with Michael McAuliffe, Rajhansa Sridhara, Michael Hurley and Kristin Sainani
This course aims to provide a firm grounding in the foundations of probability and statistics. Specific topics include:
1. Describing data (types of data, data visualization, descriptive statistics) 2. Statistical inference (probability, probability distributions, sampling theory, hypothesis testing, confidence intervals, pitfalls of p-values) 3. Specific statistical tests (ttest, ANOVA, linear correlation, non-parametric tests, relative risks, Chi-square test, exact tests, linear regression, logistic regression, survival analysis; how to choose the right statistical test)
The course focuses on real examples from the medical literature and popular press. Each week starts with "teasers," such as: Should I be worried about lead in lipstick? Should I play the lottery when the jackpot reaches half-a-billion dollars? Does eating red meat increase my risk of being in a traffic accident? We will work our way back from the news coverage to the original study and then to the underlying data. In the process, participants will learn how to read, interpret, and critically evaluate the statistics in medical studies.
The course also prepares participants to be able to analyze their own data, guiding them on how to choose the correct statistical test and how to avoid common statistical pitfalls. Optional modules cover advanced math topics and basic data analysis in R.
There are no prerequisites for this course.
Participants will need to be familiar with a few basic math tools: summation sign, factorial, natural log, exponential, and the equation of a line; a brief tutorial is available on the course website for participants who need a refresher on these topics.
Week 1 - Descriptive statistics and looking at data Week 2 - Review of study designs; measures of disease risk and association Week 3 - Probability, Bayes' Rule, Diagnostic Testing Week 4 - Probability distributions Week 5 - Statistical inference (confidence intervals and hypothesis testing) Week 6 - P-value pitfalls; types I and type II error; statistical power; overview of statistical tests Week 7 - Tests for comparing groups (unadjusted); introduction to survival analysis Week 8 - Regression analysis; linear correlation and regression Week 9 - Logistic regression and Cox regression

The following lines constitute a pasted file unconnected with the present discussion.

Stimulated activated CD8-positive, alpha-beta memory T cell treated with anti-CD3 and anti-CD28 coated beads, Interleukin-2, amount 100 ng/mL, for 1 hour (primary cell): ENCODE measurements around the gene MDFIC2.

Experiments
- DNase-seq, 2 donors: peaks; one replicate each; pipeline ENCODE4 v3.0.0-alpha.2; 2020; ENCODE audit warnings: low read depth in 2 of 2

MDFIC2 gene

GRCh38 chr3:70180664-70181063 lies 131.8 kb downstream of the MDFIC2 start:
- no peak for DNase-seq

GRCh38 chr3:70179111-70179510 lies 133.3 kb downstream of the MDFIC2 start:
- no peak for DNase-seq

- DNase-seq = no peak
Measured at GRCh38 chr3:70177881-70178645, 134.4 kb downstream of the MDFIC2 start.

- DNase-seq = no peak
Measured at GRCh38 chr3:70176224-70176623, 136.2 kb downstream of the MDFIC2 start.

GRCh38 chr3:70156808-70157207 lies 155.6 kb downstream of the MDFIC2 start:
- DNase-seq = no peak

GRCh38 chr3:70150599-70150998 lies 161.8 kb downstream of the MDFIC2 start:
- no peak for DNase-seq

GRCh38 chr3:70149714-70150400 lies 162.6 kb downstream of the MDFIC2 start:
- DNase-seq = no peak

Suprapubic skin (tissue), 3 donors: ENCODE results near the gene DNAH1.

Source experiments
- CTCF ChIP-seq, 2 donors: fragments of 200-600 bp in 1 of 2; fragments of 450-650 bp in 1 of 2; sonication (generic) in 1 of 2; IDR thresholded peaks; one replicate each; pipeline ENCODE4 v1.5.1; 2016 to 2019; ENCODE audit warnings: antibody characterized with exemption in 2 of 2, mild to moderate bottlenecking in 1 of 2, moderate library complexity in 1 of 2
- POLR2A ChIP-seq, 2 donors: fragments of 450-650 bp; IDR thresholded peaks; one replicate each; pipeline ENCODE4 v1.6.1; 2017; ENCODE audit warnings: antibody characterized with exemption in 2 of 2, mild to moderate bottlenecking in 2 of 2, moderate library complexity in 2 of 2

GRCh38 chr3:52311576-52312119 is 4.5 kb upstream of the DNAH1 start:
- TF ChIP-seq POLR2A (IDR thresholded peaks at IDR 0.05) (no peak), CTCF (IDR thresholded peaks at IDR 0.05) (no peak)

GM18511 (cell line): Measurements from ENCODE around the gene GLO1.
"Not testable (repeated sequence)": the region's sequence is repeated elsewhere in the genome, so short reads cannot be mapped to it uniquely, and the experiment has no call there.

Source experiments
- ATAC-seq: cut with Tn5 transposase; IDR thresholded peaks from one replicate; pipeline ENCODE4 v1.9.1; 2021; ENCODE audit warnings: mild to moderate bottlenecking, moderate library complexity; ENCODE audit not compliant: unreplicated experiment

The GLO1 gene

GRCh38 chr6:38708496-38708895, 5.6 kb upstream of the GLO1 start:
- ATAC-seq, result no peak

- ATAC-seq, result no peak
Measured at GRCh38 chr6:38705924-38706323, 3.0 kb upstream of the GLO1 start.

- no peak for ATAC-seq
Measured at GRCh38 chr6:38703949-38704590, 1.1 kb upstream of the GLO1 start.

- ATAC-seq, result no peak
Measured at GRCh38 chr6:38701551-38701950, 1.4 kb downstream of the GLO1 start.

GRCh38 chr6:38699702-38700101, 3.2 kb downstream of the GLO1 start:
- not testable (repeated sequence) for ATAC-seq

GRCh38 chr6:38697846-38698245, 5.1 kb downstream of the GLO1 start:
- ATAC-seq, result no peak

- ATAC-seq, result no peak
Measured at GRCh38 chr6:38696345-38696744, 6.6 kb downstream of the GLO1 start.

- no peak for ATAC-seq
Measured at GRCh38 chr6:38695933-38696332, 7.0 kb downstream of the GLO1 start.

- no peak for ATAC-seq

MOOCs stand for Massive Open Online Courses. These arefree online courses from universities around the world (eg. StanfordHarvardMIT) offered to anyone with an internet connection.
How do I register?
To register for a course, click on "Go to Class" button on the course page. This will take you to the providers website where you can register for the course.
How do these MOOCs or free online courses work?
MOOCs are designed for an online audience, teaching primarily through short (5-20 min.) pre recorded video lectures, that you watch on weekly schedule when convenient for you. They also have student discussion forums, homework/assignments, and online quizzes or exams.